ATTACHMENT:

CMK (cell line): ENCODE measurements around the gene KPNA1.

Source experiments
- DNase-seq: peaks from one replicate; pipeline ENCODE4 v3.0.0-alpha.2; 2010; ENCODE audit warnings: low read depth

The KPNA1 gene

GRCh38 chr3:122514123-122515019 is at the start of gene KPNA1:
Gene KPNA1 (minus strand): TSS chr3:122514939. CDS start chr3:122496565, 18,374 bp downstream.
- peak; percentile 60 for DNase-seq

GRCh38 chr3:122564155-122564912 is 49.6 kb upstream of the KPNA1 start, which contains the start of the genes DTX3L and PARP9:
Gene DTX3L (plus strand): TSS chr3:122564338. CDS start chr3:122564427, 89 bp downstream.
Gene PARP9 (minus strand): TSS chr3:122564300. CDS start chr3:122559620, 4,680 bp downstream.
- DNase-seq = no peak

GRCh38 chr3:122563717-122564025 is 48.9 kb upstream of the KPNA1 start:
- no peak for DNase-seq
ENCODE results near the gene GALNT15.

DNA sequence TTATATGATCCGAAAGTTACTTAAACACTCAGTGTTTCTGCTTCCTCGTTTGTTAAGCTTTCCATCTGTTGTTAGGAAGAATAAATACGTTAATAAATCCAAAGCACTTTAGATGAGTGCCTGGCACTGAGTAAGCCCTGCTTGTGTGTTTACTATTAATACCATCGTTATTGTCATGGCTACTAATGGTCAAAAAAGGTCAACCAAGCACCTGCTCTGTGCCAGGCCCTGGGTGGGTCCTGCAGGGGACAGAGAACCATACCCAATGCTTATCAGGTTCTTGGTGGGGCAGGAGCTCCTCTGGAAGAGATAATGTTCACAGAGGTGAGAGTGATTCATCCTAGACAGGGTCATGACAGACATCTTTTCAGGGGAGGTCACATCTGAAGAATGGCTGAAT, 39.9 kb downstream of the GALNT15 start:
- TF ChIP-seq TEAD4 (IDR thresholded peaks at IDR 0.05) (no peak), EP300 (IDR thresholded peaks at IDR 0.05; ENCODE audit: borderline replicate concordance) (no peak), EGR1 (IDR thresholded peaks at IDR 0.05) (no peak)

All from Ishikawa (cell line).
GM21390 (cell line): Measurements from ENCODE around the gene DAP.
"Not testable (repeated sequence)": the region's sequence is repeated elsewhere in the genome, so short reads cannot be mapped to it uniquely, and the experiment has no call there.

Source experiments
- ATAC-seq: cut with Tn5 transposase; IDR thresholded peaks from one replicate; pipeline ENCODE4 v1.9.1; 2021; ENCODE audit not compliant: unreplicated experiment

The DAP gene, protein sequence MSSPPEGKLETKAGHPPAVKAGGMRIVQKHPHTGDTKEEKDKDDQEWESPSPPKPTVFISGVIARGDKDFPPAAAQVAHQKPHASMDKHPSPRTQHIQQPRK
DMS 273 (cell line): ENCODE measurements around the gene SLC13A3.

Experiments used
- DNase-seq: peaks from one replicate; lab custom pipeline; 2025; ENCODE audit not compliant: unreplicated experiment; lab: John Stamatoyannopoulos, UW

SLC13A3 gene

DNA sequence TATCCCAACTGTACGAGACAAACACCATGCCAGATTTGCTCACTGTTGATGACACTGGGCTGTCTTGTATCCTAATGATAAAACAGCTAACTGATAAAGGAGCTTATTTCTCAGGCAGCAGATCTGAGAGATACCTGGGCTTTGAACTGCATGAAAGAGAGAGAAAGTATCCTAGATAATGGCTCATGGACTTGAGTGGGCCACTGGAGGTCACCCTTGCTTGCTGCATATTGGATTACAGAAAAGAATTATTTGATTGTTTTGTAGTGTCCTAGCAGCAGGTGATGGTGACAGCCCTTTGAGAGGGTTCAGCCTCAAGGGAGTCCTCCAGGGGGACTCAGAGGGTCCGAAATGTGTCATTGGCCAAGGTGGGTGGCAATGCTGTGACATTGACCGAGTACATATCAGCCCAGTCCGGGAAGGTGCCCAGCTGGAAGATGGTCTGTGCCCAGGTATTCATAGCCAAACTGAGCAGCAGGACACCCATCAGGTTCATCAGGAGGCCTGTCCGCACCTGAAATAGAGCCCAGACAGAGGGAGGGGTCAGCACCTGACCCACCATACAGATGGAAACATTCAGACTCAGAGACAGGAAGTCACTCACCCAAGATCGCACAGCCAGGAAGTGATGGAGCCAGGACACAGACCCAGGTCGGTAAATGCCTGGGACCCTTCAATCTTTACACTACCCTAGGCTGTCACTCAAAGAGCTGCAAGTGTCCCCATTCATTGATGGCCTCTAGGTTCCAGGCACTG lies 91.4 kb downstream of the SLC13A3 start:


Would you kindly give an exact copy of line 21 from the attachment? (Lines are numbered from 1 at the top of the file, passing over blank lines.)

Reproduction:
- ATAC-seq: cut with Tn5 transposase; IDR thresholded peaks from one replicate; pipeline ENCODE4 v1.9.1; 2021; ENCODE audit not compliant: unreplicated experiment